“I told her to choose—either probation or therapy,” said Tammy. “Hafiza chose therapy, and it has worked out really well for her.”

Hafiza agreed. “I’m dealing with everything a lot better. My therapist and Miss Tammy have helped. Miss Tammy gets to know you as a person—not as a homeless person—but as a person. She gets to know you on a human level. She knew something was wrong and helped me get help.”

But the challenges didn’t end there.

In addition to Hafiza being diagnosed with depression upon entering Genesis Home, her youngest son Isaiah was diagnosed with a mild case of autism.

“I noticed Isaiah wasn’t talking as much,” said Hafiza. “At first, they diagnosed him with just a speech delay, but we took him back and he was diagnosed with autism. My depression got worse after that. You blame yourself. Where did I go wrong? But I have learned that wasn’t the case.”

The autism diagnosis and treatment plan for Isaiah was part of addressing the Family Health and Wellness intervention. Isaiah is attending a special needs preschool and Hafiza and Lawrence have been learning specific parenting techniques to address his needs.

“Genesis Home gives you that little tap for you to go forward, but you end up pushing yourself forward,” said Hafiza. “The self-sufficiency I learned here was very important for me. I learned parenting skills, budgeting and how to adapt to a different type of environment. I learned responsibility, even as an adult.”

The Marshall family has now graduated and moved into a rental home. Hafiza says Isaiah is talking more and is much calmer, and their oldest son Devon has been excelling academically, making the honor roll at school. She credits our after-school tutoring program for helping him achieve this success.

When asked what her hope is for her family’s future, Hafiza has her sights set on being an entrepreneur. “One day, I want to own our own home and start a daycare business,” she said. “I just want us to keep moving forward. And I’m going to come back to Genesis Home and volunteer.”

According to a recent study, nearly 90 percent of participants in programs based on Trauma-Informed Care have either remained in Section 8 housing or moved to permanent housing.* With the skills they have gained and the innate determination of both parents, we are confident that the Marshall family will be in that 90 percent.

And we look forward to seeing Hafiza’s smile back at Genesis Home as a volunteer, supporting our mission to end homelessness for families with children.

*Laura Winn, et al., Trauma-Informed Care: What Do We Know? Homelessness Resource Center, http://homeless.samhsagov/Resource/Trauma-Informed-Care-What-Do-We-Know-50016.aspx (February 13, 2013).

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Jul 9, 2013

Summer Camp & Beyond: Programs for Homeless Kids

Josh
Josh's Letter

“The Genesis Home is not for [homeless] people. It’s for people that need to [find] a home.”

-Josh, age 7

Josh is right. Genesis Home isn’t just about providing shelter for homeless families.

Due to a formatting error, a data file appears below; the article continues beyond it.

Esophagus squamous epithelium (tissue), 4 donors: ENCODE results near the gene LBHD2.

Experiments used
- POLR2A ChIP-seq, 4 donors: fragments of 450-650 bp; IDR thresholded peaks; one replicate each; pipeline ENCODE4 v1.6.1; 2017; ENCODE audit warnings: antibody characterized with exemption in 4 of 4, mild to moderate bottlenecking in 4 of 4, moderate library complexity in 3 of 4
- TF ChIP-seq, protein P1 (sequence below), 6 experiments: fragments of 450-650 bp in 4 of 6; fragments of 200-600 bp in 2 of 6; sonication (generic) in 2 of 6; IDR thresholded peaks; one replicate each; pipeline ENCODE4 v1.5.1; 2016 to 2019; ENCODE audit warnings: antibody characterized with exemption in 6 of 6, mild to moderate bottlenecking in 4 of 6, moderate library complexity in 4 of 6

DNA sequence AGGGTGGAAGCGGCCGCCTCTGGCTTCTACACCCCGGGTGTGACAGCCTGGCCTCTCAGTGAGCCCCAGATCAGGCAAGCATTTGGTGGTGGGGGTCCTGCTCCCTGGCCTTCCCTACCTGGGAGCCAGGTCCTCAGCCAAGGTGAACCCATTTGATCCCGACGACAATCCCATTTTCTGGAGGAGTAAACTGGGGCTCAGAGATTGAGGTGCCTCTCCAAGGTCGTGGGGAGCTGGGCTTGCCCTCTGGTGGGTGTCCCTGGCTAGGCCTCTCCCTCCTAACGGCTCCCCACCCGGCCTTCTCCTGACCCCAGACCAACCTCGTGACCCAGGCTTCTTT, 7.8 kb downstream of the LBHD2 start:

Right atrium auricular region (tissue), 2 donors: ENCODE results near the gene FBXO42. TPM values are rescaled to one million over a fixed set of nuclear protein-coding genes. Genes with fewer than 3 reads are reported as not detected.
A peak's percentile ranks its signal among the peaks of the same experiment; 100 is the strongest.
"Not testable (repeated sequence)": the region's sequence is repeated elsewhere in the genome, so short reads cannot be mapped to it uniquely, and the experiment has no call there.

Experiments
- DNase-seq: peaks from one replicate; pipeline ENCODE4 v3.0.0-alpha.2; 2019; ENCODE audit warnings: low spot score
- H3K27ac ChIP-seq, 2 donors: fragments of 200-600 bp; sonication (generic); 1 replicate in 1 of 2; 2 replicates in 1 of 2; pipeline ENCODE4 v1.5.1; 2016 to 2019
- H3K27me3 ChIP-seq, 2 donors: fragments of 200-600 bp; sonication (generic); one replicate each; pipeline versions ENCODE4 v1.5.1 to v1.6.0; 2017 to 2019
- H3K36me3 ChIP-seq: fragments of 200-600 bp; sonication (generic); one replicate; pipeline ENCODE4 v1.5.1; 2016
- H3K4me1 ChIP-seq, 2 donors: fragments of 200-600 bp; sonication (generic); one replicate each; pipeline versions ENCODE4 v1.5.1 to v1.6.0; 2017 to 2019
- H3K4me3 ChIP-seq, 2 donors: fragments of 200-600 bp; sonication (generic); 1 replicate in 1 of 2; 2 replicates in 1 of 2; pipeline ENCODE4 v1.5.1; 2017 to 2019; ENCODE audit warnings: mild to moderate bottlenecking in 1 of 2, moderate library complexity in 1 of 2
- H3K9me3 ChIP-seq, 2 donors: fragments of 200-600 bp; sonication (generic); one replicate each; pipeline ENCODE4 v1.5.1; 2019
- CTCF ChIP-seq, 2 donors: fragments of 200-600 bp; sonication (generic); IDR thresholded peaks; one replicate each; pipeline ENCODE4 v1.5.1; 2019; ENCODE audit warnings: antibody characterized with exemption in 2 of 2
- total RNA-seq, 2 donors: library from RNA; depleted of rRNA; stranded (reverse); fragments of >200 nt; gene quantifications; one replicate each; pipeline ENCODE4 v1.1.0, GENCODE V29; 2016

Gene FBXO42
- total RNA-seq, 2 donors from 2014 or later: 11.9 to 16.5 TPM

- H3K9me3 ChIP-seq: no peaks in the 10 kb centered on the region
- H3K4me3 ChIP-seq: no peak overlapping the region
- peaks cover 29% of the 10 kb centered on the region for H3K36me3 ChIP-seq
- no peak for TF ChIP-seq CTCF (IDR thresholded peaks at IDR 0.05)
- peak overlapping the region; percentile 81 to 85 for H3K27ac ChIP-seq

It’s about empowering families to achieve housing stability.

When we found Josh’s letter in our archives, it reminded us just how powerful our youth enrichment efforts within the Family Matters program can be.

The goal of Family Matters is to help families identify and overcome the root causes of their homelessness, while taking a holistic approach to teaching life skills essential to obtaining and retaining permanent housing. That holistic approach includes providing youth enrichment programs for our Genesis Home children.

From summer camp at the YMCA to after-school tutoring and reading programs, we work to give our kids the tools they need to focus on academics, build confidence and learn skills that will help them both inside and outside the classroom. However, we would not be able to achieve these goals without our Genesis Home supporters who donate both their time and money. In fact, thanks to the efforts of fundraisers, volunteers and corporate sponsors, we raised nearly $25,000 for our youth enrichment programs and direct client assistance through the 2013 Great Human Race.

Former Genesis Home Board member and our 2013 Great Human Race Honorary Chair Barbara Smith said working with children during their stay at Genesis Home is paramount. “There’s a great amount of work done for the children at Genesis Home,” Barbara said. “They need a lot of help and support, and there are so many different programs at Genesis Home that achieve this with leadership and guidance from our family services coordinators and volunteers.”

Recent Genesis Home graduate Hafiza Marshall echoed that sentiment. She attributes her son Devon’s academic growth to our youth enrichment efforts, specifically the after-school tutoring program. “He’s made the honor roll,” said Hafiza. “Genesis Home gives you that little tap for you to go forward, but you end up pushing yourself forward.”

Thanks to your support, we are able to continue providing youth programs that empower our Genesis Home children to push themselves toward a bright future.